India is not Britain or France where everyone has a credit card and since there is a huge volume of cash transactions, this should have been kept in mind.
The Indian government conducted the demonetisation exercise in a poor way and it is not sure if the measure was taken for the right reasons, says renowned South Korean development economist Ha-Joon Chang.
“I am not against monetary reforms.. but demonetisation was conducted in a poor way. Usually if you take out a huge chunk of the money supply, you should have the replacement ready, but this was not done,” Chang, currently a reader in the Political Economy of Development at Cambridge, told IANS on the sidelines of the Jaipur Literature Festival here on Saturday.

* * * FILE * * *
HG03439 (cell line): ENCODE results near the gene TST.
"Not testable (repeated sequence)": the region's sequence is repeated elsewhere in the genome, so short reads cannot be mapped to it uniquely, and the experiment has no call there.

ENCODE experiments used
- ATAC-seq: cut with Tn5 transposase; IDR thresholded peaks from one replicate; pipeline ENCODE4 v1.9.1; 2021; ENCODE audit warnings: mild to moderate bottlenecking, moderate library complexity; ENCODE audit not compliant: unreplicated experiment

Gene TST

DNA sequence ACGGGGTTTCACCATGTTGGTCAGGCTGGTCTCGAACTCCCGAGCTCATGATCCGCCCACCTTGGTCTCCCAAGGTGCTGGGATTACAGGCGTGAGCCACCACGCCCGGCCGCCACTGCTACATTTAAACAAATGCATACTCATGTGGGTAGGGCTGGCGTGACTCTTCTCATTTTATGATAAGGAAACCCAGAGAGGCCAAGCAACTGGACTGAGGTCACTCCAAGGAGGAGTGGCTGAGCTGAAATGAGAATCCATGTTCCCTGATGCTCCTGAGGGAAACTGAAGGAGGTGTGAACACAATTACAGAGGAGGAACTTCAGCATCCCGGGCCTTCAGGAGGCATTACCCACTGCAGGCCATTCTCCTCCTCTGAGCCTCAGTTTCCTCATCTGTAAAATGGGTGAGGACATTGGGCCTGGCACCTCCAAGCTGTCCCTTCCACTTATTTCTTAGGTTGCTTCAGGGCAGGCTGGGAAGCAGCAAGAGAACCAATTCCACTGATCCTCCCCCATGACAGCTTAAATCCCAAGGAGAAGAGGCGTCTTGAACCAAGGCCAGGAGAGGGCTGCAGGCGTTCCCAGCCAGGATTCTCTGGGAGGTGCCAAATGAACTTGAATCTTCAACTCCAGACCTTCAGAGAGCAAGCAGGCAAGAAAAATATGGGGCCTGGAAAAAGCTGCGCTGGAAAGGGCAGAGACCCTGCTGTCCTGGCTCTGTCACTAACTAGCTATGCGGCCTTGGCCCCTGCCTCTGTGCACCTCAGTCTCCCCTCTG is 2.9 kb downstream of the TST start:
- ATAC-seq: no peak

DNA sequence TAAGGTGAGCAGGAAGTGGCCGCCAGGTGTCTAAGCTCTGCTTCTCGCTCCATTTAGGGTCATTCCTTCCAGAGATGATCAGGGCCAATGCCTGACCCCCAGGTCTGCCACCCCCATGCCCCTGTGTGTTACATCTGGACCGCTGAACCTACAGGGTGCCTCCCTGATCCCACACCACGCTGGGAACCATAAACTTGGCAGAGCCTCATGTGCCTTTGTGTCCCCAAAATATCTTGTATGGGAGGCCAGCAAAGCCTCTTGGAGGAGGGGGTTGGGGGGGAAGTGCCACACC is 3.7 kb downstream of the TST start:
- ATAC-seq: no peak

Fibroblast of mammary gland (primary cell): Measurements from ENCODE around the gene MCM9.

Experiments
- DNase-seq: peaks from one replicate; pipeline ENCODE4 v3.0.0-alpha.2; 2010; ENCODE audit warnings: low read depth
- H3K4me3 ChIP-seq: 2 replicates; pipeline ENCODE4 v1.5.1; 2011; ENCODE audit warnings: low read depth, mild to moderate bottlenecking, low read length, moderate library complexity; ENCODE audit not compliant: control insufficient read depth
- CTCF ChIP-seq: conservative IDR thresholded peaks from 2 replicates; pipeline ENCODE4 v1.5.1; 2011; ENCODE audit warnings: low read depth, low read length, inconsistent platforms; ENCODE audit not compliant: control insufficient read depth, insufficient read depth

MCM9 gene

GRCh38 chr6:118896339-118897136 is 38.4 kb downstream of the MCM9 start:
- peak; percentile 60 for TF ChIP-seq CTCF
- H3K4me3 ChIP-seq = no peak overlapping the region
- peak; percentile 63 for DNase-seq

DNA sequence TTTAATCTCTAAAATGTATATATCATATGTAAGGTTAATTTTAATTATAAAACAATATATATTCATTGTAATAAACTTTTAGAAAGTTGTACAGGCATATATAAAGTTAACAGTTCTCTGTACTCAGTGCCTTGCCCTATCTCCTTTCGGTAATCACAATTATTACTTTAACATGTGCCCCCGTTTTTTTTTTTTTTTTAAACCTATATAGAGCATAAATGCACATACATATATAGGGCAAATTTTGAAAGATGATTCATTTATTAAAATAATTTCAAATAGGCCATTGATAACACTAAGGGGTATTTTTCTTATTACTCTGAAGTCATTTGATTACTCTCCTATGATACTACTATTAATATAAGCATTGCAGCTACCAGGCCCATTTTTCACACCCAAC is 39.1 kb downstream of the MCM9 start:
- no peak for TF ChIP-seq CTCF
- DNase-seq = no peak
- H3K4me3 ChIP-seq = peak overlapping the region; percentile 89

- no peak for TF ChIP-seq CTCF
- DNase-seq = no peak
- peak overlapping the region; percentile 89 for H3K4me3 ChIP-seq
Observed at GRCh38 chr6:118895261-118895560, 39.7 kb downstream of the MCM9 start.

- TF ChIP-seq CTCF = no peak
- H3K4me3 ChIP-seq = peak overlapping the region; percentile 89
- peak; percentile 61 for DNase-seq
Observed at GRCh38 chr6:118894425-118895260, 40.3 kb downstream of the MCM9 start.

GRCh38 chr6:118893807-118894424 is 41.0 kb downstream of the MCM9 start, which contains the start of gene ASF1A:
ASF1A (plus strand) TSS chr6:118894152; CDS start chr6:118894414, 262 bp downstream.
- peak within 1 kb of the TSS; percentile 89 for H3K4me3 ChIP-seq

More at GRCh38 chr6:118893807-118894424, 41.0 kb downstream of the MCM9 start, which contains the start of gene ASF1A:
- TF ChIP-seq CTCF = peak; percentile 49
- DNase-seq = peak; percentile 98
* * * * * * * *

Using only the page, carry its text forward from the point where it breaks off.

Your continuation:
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India is not Britain or France where everyone has a credit card and since there is a huge volume of cash transactions, this should have been kept in mind, he added.
“Monetary reforms are done to deal with conditions of hyper-inflation and corruption among others. But I don’t know the reasons for the step in India and am not sure whether they were the right reasons,” said Chang, who in his books like “Bad Samaritans: The Myth of Free Trade and the Secret History of Capitalism”, “23 Things They Don’t Tell You About Capitalism” and “Economics: The User’s Guide”, seeks to focus on the double standards followed by the developed nations and international lending institutions on free trade and markets and debunk economic myths.
The Narendra Modi government’s November 8 decision to demonetise the Rs 1,000 and Rs 500 currency notes triggered a cash crunch in India. Prime Minister Modi had said then that the measure was being taken to tackle the menace of black money, counterfeit currency and terrorism.